(e) if the claim is rejected, explain the reasons for that rejection, giving a sufficient indication of any facts on which the defendant currently relies in support of any substantive defence; 
(f) where the defendant is considering making a counterclaim, give such details of the counterclaim as would be required to be given by a claimant intending to bring such a claim; 
(g) give details of any funding arrangements entered into."

If the claim is for breach of confidence, the intended defendant should also turn to para 4.2A of the Code and 

"(h) explain why the defendant was or is entitled to use or disclose the information. This should include, where appropriate, an explanation as to why the defendant disputes that the information is confidential, is owned by the claimant and has been or will be disclosed to or by the defendant."

If the claim is for any other IP infringement, the intended defendant should find the appendix that corresponds to the cause of action.

Both parties are required by para 6 (c) of the Practice Direction to disclose key documents relevant to the issues in dispute.  They must also keep in mind para 4 of the Practice Dircction that stresses that:

"A pre-action protocol or this Practice Direction must not be used by a party as a tactical device to secure an unfair advantage over another party. Only reasonable and proportionate steps should be taken by the parties to identify, narrow and resolve the legal, factual or expert issues."

Para 5 of the Practice Direction warns that disproportionate costs in complying with any pre-action protocol or this Practice Direction, those costs will not be recoverable as part of the costs of the proceedings.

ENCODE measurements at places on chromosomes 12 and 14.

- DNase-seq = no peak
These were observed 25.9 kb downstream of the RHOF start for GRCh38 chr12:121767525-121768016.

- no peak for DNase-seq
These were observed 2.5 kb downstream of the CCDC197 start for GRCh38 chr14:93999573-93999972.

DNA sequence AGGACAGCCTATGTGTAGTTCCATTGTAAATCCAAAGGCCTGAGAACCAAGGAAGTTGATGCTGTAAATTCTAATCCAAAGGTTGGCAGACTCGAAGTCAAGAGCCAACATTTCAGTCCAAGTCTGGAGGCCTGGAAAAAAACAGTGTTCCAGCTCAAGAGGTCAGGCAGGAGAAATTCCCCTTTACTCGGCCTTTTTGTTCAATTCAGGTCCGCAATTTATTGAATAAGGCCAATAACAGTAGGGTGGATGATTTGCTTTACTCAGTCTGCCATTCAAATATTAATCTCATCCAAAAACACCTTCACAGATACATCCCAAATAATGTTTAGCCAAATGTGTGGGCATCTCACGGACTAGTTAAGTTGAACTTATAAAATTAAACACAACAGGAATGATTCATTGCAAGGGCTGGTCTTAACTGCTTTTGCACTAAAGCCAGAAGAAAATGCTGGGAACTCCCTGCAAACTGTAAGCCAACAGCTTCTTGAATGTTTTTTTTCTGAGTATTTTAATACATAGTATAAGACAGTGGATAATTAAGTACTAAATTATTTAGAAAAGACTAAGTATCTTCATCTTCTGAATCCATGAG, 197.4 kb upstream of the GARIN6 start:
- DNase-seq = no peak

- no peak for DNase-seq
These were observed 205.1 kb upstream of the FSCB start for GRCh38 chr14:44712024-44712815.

Neither the Practice Direction nor the Code provides for replies, rejoinders or other protracted correspondence. Para 12 of the Practice Direction provides for stocktaking and drawing up lists of issues.  Para 8 reminds the parties that litigation is a last resort and that they should consider whether negotiation or some other form of ADR might enable them to settle their dispute without commencing proceedings. Para 9 states that either side can make CPR Part 36 offers before or after proceedings have been issued. Para 10 suggests the various forms of ADR which I discussed in detail in Dispute Resolution.  It is stressed that this process should be one of rapid fire procedure to be completed within a few weeks. 

If negotiations take place, it should be remembered that they can be of two kinds:
  • Positional: where the parties start from fixed positions and trade concessions until they reach terms upon which they can both agree. The dialogue between vendor and purchaser over the price of a house is a good example.
  • Principled: where the parties look for a solution that satisfies their interests but it may bear no resemblance to either party’s negotiating objectives.
Both have their place in dispute resolution but, even if you adopt a positional stance, it is always worth imagining yourself in the opposite party's position, considering his or her options, ruling out what he or she is unlikely to accept and considering any terms that he or she might wish to accept with which you could live.

Should amplification or clarification of any part of this post be required, call me on +44 (0)20 7404 5252 during office hours or send me a message through my contact form,

Further Reading


Date
Author
Title
30 July 2017
Jane Lambert

Comments

Popular posts from this blog

Were we to go - what would Brexit mean for IP?

The Draft Patents (European Patent with Unitary Effect and Unified Patent Court) Order 2016

The Supreme Court's Judgment in Eli Lilly v Actavis UK Ltd and Others: how to understand it and why it is important